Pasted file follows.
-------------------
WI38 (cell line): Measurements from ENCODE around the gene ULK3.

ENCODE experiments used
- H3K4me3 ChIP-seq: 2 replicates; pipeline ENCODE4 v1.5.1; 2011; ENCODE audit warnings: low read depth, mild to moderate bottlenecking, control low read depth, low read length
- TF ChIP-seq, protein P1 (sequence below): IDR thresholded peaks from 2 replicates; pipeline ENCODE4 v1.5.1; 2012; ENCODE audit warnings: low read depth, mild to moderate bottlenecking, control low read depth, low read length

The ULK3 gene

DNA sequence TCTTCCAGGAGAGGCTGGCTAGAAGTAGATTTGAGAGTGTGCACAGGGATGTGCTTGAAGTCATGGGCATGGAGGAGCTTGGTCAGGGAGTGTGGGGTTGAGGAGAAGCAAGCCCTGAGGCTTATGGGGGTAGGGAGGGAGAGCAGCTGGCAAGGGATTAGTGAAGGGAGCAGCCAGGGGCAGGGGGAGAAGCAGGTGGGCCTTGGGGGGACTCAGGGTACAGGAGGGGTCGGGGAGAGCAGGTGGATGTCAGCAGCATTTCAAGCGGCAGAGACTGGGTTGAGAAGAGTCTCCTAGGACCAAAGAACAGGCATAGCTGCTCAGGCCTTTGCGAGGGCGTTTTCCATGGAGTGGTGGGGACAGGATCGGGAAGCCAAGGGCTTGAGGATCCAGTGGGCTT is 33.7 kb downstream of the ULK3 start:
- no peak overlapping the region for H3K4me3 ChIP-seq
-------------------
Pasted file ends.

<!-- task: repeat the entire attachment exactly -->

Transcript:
WI38 (cell line): Measurements from ENCODE around the gene ULK3.

ENCODE experiments used
- H3K4me3 ChIP-seq: 2 replicates; pipeline ENCODE4 v1.5.1; 2011; ENCODE audit warnings: low read depth, mild to moderate bottlenecking, control low read depth, low read length
- TF ChIP-seq, protein P1 (sequence below): IDR thresholded peaks from 2 replicates; pipeline ENCODE4 v1.5.1; 2012; ENCODE audit warnings: low read depth, mild to moderate bottlenecking, control low read depth, low read length

The ULK3 gene

DNA sequence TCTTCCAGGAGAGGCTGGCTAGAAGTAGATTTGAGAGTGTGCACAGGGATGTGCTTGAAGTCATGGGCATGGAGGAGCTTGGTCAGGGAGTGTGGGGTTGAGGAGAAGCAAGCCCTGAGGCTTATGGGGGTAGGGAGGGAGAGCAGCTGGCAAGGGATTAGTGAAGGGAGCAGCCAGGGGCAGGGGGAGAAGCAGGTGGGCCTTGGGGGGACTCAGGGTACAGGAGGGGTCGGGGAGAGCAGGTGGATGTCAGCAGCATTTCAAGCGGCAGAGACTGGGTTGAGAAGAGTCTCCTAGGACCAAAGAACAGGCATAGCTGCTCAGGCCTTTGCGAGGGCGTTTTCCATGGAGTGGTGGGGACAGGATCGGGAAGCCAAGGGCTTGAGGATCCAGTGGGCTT is 33.7 kb downstream of the ULK3 start:
- no peak overlapping the region for H3K4me3 ChIP-seq